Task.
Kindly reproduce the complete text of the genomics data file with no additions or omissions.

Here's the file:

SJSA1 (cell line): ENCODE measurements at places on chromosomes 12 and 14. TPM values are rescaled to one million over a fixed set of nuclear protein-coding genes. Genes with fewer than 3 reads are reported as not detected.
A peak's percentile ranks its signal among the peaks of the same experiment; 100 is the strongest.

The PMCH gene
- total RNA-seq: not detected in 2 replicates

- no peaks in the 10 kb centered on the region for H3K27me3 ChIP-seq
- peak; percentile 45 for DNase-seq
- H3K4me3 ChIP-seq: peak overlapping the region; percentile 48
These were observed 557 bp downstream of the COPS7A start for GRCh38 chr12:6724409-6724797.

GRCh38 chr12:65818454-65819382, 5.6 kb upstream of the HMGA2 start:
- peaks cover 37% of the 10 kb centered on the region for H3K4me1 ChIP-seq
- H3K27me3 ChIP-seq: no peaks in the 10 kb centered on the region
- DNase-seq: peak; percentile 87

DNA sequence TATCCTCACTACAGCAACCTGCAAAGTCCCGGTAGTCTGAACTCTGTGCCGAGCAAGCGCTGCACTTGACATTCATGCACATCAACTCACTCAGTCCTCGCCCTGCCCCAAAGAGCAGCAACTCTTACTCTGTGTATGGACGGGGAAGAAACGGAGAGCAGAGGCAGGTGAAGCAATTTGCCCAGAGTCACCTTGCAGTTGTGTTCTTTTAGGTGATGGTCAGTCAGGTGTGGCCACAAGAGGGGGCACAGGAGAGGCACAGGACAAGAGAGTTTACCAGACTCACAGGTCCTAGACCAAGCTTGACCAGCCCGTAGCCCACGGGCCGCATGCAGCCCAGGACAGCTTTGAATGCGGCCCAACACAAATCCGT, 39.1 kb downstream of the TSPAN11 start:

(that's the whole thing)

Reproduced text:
SJSA1 (cell line): ENCODE measurements at places on chromosomes 12 and 14. TPM values are rescaled to one million over a fixed set of nuclear protein-coding genes. Genes with fewer than 3 reads are reported as not detected.
A peak's percentile ranks its signal among the peaks of the same experiment; 100 is the strongest.

The PMCH gene
- total RNA-seq: not detected in 2 replicates

- no peaks in the 10 kb centered on the region for H3K27me3 ChIP-seq
- peak; percentile 45 for DNase-seq
- H3K4me3 ChIP-seq: peak overlapping the region; percentile 48
These were observed 557 bp downstream of the COPS7A start for GRCh38 chr12:6724409-6724797.

GRCh38 chr12:65818454-65819382, 5.6 kb upstream of the HMGA2 start:
- peaks cover 37% of the 10 kb centered on the region for H3K4me1 ChIP-seq
- H3K27me3 ChIP-seq: no peaks in the 10 kb centered on the region
- DNase-seq: peak; percentile 87

DNA sequence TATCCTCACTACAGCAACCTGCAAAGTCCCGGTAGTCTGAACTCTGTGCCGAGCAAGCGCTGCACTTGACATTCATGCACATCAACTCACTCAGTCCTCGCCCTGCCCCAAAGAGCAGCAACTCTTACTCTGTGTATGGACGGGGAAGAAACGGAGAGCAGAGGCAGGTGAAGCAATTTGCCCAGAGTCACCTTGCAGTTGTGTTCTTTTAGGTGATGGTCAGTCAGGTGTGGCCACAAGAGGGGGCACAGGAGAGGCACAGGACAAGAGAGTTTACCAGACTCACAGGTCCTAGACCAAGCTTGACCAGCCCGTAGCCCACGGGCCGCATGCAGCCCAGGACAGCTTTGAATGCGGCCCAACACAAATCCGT, 39.1 kb downstream of the TSPAN11 start: